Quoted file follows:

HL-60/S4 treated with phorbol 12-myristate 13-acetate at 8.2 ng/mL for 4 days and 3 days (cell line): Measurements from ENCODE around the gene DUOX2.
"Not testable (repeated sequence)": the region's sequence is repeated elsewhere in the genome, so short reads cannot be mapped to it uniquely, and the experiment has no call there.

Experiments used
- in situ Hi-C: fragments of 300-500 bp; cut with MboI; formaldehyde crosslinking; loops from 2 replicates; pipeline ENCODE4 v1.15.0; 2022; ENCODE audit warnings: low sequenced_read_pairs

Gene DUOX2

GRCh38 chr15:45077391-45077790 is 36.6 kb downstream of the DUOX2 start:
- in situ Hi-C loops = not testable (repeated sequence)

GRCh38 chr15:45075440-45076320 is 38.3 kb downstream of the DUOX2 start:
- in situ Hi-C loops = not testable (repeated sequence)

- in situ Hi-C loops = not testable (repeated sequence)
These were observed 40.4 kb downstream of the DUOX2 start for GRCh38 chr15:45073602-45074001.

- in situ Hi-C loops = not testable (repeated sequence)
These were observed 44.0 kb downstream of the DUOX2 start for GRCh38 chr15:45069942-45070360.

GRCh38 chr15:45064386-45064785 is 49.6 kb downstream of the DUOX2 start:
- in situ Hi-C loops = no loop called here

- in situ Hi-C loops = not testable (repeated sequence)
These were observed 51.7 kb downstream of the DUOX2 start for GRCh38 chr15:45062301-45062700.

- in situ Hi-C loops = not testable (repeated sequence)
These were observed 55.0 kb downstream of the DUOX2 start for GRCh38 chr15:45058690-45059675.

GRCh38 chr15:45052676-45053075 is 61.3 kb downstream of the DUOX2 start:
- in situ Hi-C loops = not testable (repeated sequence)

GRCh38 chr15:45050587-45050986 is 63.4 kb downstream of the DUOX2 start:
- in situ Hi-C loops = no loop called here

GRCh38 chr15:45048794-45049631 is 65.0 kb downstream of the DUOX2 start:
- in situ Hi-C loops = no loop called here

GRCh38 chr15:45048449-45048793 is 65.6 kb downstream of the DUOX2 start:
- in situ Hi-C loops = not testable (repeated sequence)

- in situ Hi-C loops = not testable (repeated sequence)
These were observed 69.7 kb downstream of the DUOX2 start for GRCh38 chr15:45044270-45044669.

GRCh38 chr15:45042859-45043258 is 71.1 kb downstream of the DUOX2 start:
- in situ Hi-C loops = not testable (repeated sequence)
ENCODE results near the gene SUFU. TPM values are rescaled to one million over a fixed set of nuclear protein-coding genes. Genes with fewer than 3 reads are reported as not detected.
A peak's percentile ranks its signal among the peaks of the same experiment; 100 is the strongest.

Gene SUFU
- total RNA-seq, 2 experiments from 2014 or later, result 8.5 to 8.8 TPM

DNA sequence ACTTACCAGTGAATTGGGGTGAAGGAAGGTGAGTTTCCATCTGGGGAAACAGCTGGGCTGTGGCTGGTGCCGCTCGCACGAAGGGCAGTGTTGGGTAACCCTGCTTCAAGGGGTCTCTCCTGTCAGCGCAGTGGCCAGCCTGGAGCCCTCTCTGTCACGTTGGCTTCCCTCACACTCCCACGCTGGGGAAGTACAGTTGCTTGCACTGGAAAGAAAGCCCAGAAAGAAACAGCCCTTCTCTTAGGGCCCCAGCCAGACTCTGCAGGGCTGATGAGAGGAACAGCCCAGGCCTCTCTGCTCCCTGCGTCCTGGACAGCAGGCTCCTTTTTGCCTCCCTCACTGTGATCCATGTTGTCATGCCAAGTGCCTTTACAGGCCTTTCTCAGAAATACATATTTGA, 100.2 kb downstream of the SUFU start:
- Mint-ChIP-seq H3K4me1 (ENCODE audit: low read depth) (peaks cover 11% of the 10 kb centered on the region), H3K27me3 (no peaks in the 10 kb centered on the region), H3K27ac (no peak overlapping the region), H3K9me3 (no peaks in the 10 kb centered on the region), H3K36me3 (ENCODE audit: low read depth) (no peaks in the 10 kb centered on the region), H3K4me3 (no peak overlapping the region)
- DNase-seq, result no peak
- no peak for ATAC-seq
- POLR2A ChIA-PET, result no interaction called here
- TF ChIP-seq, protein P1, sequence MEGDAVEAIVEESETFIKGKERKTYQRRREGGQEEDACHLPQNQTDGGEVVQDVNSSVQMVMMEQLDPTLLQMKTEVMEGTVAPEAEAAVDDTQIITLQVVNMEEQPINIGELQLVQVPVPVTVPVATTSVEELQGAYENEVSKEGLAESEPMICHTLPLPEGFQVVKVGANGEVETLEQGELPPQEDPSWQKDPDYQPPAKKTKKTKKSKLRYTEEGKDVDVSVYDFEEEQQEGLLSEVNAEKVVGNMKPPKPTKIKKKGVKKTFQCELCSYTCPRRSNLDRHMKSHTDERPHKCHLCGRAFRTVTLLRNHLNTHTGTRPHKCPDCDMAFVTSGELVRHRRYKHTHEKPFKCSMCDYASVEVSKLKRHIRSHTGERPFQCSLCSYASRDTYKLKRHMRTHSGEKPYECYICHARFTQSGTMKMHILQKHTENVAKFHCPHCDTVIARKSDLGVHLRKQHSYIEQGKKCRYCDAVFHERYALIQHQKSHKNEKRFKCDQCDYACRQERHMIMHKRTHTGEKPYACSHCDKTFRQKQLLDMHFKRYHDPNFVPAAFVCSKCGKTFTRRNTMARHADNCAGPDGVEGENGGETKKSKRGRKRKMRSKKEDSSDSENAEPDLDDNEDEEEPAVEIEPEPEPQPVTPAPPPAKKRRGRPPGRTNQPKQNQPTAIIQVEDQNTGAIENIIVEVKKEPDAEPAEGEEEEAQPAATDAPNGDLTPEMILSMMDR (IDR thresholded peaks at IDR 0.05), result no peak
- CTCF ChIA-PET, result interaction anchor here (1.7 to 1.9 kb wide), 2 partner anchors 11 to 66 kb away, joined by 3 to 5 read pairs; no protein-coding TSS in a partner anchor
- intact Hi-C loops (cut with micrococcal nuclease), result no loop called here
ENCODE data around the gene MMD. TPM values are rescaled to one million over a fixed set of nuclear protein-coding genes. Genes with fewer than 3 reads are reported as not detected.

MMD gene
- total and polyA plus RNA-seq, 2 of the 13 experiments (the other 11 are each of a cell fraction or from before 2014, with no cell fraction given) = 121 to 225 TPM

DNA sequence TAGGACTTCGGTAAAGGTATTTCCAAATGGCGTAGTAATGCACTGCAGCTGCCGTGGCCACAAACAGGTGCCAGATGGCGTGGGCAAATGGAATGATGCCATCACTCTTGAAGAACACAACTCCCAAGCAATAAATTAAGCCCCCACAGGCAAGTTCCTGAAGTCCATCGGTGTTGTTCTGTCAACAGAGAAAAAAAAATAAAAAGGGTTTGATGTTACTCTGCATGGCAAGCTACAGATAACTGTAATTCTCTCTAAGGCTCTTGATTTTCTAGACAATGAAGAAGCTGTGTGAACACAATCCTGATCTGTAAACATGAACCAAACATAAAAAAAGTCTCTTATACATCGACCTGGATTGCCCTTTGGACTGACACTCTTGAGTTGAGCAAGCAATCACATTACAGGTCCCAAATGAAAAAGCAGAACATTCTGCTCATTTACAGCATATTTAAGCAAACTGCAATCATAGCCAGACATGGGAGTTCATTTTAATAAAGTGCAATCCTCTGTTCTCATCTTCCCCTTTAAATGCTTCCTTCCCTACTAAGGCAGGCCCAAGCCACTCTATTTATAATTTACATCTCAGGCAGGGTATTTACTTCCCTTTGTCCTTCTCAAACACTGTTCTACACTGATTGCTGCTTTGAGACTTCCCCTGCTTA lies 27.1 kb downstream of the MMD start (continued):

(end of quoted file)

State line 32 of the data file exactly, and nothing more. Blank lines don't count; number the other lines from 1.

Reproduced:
ENCODE results near the gene SUFU. TPM values are rescaled to one million over a fixed set of nuclear protein-coding genes. Genes with fewer than 3 reads are reported as not detected.